(This essay was originally published by Ms. Magazine.)
Though the women are solitary in Elizabeth Malaska’s When We Dead Awaken II, they are not alone. Instead, each appears to be many women at once, composed of multiple figures, a kind of palimpsest. Here, the wrecked bodies of women–those seen daily, cut up in advertisements and magazine pages and newspapers and crime dramas and high art’s canvases–have been reassembled, stitched, repaired. Wild-haired, many-armed, the women triumph. No matter what happened before, no matter who used to dominate these spaces, the painted worlds belong to Malaska’s women now.
Malaska marks the spaces as her subjects’ in part by skewing perspective. The grate in No Man’s Land on which sits a woman and a hawk may be horizontal or it may be vertical or it may be a textile and not a grate at all–yet the figure resting on it with her camouflaged gun understands how it works and will not fall. The ambiguity of the grate destabilizes the room, renders it volatile, mysterious. “A ripple happens because of imprecision,” Malaska told me when we met in her studio. Malaska’s careful work throughout this series–the gridded walls and bricks and stairways–remind the viewer that the ripple is not accidental.
Malaska troubles certainty intentionally, glitching these works. In every painting, the viewer can find places where things don’t line up, cracks, a gap between hips and torso, a broken forearm, hair flying away, a leg with no foot and missing its shoe. These moments of rupture rend the surface of the canvas and bring into view the act of looking itself. As a result, the paintings cannot be easily consumed because you can never be sure what you see is all there is to see; your perspective could be wrong. Malaska’s canvases perform a necessary political critique of the gaze at a time when hegemonic vision—drones, war, police brutality, sexism, racism—continues to kill.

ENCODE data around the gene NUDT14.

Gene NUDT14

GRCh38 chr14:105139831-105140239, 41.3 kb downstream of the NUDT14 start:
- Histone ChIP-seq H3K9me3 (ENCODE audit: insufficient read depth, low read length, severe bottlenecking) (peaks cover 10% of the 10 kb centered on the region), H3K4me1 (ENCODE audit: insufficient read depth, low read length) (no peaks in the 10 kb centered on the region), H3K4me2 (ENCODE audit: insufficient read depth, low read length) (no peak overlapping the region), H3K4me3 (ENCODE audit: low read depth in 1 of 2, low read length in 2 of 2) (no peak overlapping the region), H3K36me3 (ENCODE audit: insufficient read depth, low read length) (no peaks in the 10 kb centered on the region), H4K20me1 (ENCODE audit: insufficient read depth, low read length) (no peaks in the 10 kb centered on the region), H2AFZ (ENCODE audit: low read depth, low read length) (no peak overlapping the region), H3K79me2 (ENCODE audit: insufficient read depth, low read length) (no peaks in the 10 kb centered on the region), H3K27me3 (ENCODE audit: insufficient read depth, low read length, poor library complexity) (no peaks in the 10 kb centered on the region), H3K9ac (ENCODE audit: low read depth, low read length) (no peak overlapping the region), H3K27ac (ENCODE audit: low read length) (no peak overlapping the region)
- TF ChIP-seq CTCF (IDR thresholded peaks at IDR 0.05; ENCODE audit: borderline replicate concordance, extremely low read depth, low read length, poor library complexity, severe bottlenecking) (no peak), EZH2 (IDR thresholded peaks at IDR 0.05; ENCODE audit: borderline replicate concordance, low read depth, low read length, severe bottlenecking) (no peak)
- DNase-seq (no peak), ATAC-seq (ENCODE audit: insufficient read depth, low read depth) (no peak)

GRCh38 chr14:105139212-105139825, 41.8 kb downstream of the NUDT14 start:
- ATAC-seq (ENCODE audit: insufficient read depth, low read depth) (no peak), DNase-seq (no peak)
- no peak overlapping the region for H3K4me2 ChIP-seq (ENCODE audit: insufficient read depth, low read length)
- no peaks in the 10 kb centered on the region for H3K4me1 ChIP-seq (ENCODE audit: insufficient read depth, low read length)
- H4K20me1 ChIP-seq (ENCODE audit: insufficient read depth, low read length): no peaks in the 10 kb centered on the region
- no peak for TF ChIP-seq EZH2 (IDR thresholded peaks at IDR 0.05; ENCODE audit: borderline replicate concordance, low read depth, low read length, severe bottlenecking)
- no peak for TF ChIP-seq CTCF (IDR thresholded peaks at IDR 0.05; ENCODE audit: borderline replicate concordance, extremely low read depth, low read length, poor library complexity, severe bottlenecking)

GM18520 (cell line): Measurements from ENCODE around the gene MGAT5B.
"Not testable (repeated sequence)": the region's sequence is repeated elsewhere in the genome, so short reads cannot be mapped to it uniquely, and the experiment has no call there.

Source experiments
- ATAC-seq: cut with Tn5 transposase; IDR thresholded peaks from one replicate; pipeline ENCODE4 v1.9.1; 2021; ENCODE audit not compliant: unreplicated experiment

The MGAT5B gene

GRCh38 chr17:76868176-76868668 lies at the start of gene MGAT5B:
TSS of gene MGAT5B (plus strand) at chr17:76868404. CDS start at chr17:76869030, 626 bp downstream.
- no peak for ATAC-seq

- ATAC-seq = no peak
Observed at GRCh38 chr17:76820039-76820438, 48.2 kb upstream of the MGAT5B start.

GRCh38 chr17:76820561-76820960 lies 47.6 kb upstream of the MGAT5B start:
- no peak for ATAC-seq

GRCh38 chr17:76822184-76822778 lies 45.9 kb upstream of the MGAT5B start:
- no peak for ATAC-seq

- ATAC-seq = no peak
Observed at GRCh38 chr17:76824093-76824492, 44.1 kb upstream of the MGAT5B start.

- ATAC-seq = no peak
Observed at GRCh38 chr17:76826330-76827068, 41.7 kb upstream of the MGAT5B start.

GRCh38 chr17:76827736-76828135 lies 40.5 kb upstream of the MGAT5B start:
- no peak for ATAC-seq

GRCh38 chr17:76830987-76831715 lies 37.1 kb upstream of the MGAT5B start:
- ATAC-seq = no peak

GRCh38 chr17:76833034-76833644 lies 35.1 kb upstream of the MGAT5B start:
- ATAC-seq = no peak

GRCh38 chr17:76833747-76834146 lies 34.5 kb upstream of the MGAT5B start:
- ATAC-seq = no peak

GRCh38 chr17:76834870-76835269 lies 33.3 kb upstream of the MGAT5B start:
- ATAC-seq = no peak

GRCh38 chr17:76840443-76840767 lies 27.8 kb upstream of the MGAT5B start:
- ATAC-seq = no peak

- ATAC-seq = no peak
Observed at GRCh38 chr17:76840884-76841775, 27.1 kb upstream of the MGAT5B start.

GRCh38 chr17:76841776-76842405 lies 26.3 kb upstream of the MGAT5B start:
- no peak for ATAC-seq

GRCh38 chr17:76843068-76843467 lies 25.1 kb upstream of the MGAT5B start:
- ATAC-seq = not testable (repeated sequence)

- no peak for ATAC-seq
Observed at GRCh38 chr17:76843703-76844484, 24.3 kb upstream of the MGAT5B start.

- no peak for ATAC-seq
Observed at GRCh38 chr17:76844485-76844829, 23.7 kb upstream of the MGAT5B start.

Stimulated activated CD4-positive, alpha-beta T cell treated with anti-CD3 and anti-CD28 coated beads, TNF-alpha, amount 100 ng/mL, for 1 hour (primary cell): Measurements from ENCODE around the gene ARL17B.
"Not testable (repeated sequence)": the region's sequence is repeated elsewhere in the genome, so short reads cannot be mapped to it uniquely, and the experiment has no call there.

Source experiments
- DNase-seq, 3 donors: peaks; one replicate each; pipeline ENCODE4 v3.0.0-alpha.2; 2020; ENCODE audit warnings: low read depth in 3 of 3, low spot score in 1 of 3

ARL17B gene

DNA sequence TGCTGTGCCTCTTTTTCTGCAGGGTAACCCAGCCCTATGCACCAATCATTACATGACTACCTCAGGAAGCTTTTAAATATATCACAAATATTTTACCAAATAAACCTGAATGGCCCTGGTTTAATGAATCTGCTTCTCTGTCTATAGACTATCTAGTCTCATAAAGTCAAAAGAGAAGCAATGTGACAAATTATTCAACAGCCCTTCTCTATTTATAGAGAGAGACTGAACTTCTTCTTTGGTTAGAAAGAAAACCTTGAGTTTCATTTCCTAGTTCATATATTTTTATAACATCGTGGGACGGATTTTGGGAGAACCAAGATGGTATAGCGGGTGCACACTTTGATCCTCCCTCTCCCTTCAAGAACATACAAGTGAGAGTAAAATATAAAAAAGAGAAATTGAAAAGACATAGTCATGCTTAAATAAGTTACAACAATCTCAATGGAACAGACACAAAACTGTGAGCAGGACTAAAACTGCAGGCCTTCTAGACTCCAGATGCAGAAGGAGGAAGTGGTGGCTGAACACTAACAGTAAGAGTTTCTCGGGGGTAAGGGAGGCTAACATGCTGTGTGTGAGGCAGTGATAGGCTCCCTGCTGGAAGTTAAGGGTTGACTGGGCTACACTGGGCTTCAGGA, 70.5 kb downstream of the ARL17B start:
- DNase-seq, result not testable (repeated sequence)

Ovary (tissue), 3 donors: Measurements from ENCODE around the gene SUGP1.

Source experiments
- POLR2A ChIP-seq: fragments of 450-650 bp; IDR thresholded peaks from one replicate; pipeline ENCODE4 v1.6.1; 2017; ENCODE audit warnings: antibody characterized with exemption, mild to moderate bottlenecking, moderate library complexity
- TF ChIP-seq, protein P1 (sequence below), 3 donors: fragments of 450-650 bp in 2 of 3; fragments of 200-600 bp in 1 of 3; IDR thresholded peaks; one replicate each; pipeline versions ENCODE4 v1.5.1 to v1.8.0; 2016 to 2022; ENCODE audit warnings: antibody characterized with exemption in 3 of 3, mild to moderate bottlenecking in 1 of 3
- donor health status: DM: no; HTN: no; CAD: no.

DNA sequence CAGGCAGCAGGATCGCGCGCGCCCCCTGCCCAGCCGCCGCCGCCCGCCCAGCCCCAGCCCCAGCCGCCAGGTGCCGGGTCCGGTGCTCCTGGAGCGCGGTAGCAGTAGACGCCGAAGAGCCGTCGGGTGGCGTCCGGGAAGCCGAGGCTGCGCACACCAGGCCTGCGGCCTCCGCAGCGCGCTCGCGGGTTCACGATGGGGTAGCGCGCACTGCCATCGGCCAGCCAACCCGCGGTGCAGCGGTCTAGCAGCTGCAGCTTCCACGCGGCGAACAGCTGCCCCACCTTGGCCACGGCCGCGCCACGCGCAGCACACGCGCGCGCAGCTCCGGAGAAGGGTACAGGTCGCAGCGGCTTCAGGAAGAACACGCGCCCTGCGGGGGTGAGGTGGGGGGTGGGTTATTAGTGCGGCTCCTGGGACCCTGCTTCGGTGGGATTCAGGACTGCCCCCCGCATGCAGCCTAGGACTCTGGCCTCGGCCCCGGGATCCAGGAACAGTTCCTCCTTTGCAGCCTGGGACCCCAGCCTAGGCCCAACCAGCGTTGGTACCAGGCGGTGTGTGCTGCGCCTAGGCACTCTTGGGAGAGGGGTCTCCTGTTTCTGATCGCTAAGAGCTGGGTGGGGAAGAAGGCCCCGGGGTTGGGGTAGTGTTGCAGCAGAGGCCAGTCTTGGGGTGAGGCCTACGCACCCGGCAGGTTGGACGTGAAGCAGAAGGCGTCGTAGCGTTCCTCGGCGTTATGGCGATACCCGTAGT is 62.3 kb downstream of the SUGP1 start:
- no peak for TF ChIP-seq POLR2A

In The Queer Art of Failure, Jack Halberstam argues that failure, unbecoming, and refusal are the only viable forms of resistance left for those working against oppressive systems. Everything is compromised, Halberstam argues; if freedom was defined against slavery, then “freedom” itself is suspect – and it must be refused and reimagined. One of the questions driving Halberstam’s work drives Malaska’s, too: Can “freedom be imagined separately from the terms upon which it is offered?” While Halberstam would answer this question in the negative, I think Malaska would answer in the affirmative—and her attempt to reimagine freedom is visible in When We Dead Awaken II. Malaska has taken on the fraught feminist challenge of painting women without objectifying women. It is as if Picasso’s models have come to life—perhaps they are Malaska’s awakened dead?— marching out of his canvases in protest and into hers. She employs both formal and content-based strategies to grant her subjects agency and to disrupt the viewer’s gaze. I will highlight three strategies here: juxtaposition, collage, and unbecoming.
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